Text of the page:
Thunderclap on the Hill

July 21, 1993

To Speaker Tom Foley, he is "one of the most extraordinary legislators in the Congress." To Dick Simpson, the Republican he defeated in a House election last year, he is "a symbol of corruption in Congress." And it is Dan Rostenkowski's fate, at the moment that should have been the pinnacle of his career as point man for the Clinton budget bill, that both descriptions are widely accepted.

One can hardly exaggerate the thunderclap on Capitol Hill when the former House postmaster, Robert V. Rota, pleaded guilty to three counts charging him with having passed $21,300 in cash to a legislator identified only as "Congressman A" but all the world soon knew as "Rosty." There may be other lawmakers caught in a year-long federal investigation that promises to further besmirch the reputation of Congress, but yesterday the guy who mattered was the big, burly Chicagoan who heads the powerful House Ways and Means Committee.

It was a Rostenkowski kind of day on the surface, as the 18-term congressman dined with the president and worked a Senate-House conference committee where Democrats are under numbing pressure to come up with a budget package that proves they can govern. The Clinton White House has long counted on Mr. Rostenkowski to craft legislation to its liking -- a feat he performed earlier in muscling a $500 billion deficit reduction bill through his committee and on the House floor.

Mr. Rostenkowski's key assignment had revived his spirits after months of so-called Bush administration "witch hunting" had left him depressed and distracted. Now his colleagues wonder. They see his clout diminishing in tandem with a weakening of the administration economic plan, even if a threatened federal indictment does not come until the conference committee has completed its work.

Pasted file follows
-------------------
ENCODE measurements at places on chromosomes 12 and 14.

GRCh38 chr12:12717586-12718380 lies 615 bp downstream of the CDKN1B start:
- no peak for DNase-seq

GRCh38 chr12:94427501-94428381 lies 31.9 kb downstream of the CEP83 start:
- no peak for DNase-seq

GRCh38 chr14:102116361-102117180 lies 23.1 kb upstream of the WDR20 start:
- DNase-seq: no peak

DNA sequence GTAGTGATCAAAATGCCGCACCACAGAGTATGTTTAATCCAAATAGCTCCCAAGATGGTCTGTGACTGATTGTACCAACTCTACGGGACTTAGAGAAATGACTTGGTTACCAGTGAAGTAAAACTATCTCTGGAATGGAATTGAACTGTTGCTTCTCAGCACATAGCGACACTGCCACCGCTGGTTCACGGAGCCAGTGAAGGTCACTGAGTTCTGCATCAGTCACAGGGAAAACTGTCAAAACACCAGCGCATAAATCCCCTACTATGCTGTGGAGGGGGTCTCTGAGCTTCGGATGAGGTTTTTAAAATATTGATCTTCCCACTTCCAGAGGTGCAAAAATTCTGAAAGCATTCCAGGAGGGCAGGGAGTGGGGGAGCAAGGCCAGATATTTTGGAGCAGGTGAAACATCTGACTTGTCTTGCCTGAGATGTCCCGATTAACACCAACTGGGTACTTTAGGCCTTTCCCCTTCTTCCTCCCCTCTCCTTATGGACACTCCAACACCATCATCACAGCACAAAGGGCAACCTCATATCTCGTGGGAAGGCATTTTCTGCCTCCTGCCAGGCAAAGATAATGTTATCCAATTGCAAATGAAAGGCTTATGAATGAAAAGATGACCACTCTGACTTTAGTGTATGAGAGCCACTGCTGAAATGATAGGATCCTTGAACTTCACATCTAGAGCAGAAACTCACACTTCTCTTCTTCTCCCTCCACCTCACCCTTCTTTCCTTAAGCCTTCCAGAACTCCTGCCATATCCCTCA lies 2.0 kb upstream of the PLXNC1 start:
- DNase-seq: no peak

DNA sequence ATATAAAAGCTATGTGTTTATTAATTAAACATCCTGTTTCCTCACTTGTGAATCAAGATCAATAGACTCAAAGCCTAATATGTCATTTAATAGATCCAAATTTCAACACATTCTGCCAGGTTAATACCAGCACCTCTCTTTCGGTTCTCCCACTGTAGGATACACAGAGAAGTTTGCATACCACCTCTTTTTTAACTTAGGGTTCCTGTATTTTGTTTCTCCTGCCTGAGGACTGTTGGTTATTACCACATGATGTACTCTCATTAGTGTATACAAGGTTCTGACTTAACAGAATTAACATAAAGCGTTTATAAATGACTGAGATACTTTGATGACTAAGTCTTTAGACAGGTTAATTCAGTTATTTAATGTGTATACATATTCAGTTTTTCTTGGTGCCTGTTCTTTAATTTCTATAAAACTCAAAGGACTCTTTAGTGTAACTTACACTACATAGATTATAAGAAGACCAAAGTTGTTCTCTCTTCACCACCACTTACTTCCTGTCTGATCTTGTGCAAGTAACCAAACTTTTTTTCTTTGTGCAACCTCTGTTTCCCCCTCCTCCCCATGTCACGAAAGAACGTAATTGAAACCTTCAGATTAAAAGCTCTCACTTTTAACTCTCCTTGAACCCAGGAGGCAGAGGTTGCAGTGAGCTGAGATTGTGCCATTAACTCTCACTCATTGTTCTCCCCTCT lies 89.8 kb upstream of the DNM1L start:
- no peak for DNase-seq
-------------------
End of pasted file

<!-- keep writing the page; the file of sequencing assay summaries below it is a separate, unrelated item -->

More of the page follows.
Rota's guilty plea was extracted by the Clinton Justice Department. The former postmaster, one of scores of Rostenkowski patronage beneficiaries, is not the only song bird on the Hill. Others who have been granted immunity from prosecution are said to be cooperating with federal authorities.

The implications of the evidence piling up against Mr. Rostenkowski and at least one former backbencher are devastating. If proven, they would reveal a pattern in which, according to court papers, "Rota provided large amounts of stamps to the congressmen and later exchanged the stamps for cash [or] . . . gave cash directly in exchange for vouchers." Though Rota is not changed with using this money for his own use, the feds said he placed his services "at the disposal of certain United States Congressmen, knowing full well that he was aiding the embezzlement of money from those funds."

The timing of the latest turn in the House Post Office investigation is not only bad for the administration but for the House as a whole, which is still getting over a House Bank scandal involving much less serious offenses. Mr. Rostenkowski's friends are still counting on him to prove he is not guilty of conduct they find incredible and appalling.

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